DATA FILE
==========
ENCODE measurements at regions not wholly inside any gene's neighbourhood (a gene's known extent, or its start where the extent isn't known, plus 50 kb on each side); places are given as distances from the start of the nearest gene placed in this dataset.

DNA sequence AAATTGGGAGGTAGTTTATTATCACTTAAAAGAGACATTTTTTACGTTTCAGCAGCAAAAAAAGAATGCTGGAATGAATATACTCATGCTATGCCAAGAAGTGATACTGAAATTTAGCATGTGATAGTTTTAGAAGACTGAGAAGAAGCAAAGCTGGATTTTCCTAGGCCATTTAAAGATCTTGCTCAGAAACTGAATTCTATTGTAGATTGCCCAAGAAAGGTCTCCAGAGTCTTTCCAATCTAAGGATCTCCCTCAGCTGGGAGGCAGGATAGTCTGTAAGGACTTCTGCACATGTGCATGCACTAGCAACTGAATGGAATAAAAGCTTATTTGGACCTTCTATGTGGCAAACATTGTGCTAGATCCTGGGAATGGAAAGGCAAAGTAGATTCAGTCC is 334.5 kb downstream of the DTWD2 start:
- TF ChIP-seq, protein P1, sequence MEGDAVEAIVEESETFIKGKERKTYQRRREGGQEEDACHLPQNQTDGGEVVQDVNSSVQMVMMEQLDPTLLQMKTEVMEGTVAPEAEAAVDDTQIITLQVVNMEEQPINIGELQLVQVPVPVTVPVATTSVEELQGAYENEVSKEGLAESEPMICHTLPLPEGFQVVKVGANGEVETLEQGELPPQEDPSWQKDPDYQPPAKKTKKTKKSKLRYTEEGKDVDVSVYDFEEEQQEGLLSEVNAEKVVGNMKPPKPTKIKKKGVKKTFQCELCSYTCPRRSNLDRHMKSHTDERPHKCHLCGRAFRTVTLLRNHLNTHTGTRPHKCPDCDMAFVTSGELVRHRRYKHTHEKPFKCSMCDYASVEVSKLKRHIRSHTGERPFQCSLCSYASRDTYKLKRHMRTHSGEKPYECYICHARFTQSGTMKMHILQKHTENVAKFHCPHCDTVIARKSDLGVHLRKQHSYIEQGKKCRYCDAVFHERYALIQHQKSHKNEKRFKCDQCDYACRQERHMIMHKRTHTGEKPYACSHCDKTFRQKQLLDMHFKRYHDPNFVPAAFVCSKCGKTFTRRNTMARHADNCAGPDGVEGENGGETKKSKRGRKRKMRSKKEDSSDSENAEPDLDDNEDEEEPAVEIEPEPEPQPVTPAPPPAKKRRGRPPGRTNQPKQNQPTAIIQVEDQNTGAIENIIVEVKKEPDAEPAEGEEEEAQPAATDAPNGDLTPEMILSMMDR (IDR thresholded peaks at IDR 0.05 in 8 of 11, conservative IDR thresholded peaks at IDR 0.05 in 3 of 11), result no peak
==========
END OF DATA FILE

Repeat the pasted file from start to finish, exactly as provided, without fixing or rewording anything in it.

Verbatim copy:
ENCODE measurements at regions not wholly inside any gene's neighbourhood (a gene's known extent, or its start where the extent isn't known, plus 50 kb on each side); places are given as distances from the start of the nearest gene placed in this dataset.

DNA sequence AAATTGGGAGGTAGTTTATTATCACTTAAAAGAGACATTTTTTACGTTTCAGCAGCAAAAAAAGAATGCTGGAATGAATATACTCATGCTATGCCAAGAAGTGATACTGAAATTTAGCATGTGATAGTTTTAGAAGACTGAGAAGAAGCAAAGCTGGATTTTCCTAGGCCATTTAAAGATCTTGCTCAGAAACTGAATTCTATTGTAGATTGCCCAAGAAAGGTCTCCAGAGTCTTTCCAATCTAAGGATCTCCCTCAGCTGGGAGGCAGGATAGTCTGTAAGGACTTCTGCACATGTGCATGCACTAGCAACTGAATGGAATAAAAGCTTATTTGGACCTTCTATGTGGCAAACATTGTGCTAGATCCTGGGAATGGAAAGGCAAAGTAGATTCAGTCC is 334.5 kb downstream of the DTWD2 start:
- TF ChIP-seq, protein P1, sequence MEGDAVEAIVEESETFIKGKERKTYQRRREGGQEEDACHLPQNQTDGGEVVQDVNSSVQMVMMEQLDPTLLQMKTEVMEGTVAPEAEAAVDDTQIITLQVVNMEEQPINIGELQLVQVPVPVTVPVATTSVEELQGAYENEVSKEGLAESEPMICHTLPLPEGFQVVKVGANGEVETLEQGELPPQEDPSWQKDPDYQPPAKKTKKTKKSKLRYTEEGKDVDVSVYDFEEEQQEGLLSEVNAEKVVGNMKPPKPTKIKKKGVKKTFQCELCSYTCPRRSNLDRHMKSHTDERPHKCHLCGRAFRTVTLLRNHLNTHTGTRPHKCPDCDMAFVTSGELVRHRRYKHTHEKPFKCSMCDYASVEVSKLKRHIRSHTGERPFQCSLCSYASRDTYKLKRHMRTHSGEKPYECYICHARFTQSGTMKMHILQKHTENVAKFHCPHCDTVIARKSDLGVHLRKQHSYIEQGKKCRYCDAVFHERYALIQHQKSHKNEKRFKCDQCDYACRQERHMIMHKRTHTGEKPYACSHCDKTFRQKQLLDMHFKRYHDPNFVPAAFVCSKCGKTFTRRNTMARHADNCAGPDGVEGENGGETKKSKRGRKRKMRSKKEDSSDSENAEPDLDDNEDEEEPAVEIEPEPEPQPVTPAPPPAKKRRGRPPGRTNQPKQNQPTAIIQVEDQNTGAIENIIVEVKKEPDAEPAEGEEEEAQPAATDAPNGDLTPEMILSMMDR (IDR thresholded peaks at IDR 0.05 in 8 of 11, conservative IDR thresholded peaks at IDR 0.05 in 3 of 11), result no peak